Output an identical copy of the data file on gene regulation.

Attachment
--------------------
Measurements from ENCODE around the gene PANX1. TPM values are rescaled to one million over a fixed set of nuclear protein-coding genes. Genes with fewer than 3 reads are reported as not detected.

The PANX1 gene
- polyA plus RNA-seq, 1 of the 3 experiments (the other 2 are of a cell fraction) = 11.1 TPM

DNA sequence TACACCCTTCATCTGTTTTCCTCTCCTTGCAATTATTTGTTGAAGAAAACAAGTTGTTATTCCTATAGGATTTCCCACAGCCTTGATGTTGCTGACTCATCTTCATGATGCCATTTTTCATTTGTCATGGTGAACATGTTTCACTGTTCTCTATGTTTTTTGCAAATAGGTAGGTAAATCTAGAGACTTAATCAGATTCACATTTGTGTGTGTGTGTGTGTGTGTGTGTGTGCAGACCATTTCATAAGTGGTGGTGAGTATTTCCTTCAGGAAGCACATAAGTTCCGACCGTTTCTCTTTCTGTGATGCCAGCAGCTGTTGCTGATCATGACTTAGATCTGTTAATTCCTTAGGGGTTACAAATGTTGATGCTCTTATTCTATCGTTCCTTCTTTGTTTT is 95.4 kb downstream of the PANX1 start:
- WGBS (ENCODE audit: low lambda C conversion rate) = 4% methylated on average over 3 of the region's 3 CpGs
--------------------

Measurements from ENCODE around the gene PANX1. TPM values are rescaled to one million over a fixed set of nuclear protein-coding genes. Genes with fewer than 3 reads are reported as not detected.

The PANX1 gene
- polyA plus RNA-seq, 1 of the 3 experiments (the other 2 are of a cell fraction) = 11.1 TPM

DNA sequence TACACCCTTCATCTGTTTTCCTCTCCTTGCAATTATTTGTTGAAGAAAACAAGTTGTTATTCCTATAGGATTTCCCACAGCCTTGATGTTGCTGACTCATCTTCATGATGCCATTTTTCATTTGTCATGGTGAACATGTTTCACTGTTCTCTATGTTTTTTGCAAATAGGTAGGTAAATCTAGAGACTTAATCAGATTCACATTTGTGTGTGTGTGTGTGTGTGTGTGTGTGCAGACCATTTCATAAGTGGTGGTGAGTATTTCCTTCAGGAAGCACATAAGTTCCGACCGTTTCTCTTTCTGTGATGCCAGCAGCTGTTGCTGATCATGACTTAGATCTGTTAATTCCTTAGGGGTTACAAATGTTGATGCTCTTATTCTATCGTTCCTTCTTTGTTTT is 95.4 kb downstream of the PANX1 start:
- WGBS (ENCODE audit: low lambda C conversion rate) = 4% methylated on average over 3 of the region's 3 CpGs